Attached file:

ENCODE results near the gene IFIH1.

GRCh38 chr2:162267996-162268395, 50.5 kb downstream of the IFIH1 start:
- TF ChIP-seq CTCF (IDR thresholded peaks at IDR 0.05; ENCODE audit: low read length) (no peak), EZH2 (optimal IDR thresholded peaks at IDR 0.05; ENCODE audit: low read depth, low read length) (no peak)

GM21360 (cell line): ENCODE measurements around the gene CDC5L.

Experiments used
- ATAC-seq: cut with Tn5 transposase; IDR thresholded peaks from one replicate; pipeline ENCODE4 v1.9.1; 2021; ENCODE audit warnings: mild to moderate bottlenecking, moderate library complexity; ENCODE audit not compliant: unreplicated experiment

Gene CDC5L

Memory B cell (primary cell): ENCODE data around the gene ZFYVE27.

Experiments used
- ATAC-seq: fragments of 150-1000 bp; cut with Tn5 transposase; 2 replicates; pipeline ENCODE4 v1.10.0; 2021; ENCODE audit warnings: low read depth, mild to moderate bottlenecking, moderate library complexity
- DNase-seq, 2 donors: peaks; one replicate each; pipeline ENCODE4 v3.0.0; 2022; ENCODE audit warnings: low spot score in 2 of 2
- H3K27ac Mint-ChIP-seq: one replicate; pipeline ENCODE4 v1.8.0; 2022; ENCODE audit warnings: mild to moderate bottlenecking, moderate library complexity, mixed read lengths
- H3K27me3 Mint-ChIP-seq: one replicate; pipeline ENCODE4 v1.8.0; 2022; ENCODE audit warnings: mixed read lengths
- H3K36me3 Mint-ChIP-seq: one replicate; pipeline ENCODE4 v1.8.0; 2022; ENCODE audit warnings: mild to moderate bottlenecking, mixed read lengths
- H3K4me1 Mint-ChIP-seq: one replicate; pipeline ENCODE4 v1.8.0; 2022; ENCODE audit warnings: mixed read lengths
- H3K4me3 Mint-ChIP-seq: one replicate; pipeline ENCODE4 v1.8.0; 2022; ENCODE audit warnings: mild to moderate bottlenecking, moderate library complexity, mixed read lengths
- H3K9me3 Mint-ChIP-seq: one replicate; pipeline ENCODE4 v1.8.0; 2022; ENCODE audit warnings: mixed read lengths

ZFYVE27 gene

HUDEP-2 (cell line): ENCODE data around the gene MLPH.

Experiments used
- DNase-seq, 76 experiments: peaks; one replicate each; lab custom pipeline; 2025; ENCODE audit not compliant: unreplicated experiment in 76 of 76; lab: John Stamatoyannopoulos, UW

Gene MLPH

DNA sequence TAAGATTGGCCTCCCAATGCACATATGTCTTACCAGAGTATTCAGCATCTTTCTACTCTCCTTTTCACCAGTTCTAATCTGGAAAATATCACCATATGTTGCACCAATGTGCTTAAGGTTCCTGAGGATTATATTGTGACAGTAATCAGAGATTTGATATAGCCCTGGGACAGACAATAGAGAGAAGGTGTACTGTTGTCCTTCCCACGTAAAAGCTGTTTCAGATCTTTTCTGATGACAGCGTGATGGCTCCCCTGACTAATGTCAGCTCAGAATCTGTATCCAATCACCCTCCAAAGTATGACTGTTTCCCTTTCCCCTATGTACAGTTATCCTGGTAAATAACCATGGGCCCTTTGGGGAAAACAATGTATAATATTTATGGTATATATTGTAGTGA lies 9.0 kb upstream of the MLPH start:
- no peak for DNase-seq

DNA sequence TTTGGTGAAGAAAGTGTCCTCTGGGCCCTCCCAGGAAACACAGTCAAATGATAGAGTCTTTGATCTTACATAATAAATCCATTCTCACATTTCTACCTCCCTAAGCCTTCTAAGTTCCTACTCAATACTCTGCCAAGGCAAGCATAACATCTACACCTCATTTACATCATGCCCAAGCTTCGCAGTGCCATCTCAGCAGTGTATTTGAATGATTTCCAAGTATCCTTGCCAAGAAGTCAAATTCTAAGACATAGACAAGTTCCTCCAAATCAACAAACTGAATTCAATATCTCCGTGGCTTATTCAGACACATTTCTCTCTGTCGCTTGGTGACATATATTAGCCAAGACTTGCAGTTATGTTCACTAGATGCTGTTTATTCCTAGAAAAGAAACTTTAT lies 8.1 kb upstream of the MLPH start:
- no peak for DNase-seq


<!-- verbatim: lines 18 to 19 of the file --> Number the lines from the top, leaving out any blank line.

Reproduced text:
ZFYVE27 gene

HUDEP-2 (cell line): ENCODE data around the gene MLPH.